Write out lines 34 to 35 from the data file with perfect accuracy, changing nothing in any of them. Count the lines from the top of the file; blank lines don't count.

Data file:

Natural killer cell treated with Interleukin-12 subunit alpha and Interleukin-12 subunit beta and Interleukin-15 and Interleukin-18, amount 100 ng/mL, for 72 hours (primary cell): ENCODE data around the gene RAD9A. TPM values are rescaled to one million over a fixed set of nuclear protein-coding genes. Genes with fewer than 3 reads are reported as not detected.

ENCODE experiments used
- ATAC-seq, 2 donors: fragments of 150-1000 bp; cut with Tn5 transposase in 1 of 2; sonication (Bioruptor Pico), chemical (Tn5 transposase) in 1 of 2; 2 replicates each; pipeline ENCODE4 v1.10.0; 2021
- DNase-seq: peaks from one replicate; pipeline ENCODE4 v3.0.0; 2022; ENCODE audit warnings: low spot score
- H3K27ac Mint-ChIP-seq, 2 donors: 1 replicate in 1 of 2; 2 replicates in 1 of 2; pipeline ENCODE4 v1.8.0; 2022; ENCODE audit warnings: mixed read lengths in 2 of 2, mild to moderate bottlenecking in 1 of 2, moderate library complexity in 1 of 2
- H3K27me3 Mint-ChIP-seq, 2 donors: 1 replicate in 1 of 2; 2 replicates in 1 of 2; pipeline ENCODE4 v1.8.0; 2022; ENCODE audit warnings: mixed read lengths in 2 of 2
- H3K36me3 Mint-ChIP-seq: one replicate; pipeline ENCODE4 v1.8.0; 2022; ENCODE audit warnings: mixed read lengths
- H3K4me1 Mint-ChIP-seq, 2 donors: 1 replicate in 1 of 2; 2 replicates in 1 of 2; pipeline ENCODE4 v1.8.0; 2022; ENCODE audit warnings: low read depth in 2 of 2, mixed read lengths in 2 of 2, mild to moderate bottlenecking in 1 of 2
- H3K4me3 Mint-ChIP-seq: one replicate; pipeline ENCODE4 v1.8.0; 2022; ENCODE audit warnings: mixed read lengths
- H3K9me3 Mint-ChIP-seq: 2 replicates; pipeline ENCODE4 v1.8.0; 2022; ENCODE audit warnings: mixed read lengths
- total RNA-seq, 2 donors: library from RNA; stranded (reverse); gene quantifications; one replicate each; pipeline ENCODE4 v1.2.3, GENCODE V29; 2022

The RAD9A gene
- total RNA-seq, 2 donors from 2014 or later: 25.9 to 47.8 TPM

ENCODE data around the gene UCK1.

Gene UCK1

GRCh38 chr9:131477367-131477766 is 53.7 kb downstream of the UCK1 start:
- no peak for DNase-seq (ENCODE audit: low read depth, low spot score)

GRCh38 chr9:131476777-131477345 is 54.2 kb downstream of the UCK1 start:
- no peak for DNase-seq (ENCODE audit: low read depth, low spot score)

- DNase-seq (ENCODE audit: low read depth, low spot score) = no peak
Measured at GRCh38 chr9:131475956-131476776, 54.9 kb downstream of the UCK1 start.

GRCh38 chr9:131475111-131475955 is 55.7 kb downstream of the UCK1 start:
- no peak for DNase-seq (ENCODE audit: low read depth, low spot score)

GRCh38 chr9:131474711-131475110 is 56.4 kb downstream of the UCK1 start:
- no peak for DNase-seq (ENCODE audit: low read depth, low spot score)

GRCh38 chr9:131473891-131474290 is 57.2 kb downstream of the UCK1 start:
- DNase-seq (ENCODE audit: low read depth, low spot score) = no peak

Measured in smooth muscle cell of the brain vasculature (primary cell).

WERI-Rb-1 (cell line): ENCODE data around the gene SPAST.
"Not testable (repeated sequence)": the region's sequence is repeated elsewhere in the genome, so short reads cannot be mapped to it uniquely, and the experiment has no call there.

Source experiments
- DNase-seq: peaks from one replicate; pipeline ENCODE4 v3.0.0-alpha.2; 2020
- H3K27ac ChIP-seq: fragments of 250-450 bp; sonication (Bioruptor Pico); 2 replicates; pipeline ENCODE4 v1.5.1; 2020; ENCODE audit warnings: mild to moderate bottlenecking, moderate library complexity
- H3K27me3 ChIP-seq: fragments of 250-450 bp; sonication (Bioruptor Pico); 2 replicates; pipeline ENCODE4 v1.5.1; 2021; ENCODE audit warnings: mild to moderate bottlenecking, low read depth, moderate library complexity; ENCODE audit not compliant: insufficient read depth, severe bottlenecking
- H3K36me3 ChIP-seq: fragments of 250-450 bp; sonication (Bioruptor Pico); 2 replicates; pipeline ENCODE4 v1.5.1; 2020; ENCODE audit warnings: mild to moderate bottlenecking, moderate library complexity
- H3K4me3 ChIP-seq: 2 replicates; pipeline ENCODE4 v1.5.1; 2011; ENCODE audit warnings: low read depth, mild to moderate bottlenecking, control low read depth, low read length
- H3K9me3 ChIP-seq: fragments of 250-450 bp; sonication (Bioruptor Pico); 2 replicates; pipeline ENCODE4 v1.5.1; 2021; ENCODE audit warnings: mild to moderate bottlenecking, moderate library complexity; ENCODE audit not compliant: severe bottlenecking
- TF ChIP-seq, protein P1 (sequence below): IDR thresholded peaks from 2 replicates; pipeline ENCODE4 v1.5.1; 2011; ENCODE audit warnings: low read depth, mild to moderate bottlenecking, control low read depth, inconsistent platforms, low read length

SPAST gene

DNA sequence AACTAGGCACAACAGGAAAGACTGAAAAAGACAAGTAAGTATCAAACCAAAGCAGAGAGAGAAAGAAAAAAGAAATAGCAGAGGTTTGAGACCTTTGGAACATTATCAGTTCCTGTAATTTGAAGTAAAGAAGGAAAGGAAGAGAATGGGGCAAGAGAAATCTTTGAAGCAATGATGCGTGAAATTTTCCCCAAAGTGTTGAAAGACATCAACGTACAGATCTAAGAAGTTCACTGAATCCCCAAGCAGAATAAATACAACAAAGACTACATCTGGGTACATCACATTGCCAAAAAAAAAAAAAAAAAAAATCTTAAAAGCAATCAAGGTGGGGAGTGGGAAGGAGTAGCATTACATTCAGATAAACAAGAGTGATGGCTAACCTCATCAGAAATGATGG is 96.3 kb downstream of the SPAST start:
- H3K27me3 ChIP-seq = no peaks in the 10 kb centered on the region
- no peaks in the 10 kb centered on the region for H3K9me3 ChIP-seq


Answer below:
- H3K27me3 ChIP-seq: fragments of 250-450 bp; sonication (Bioruptor Pico); 2 replicates; pipeline ENCODE4 v1.5.1; 2021; ENCODE audit warnings: mild to moderate bottlenecking, low read depth, moderate library complexity; ENCODE audit not compliant: insufficient read depth, severe bottlenecking
- H3K36me3 ChIP-seq: fragments of 250-450 bp; sonication (Bioruptor Pico); 2 replicates; pipeline ENCODE4 v1.5.1; 2020; ENCODE audit warnings: mild to moderate bottlenecking, moderate library complexity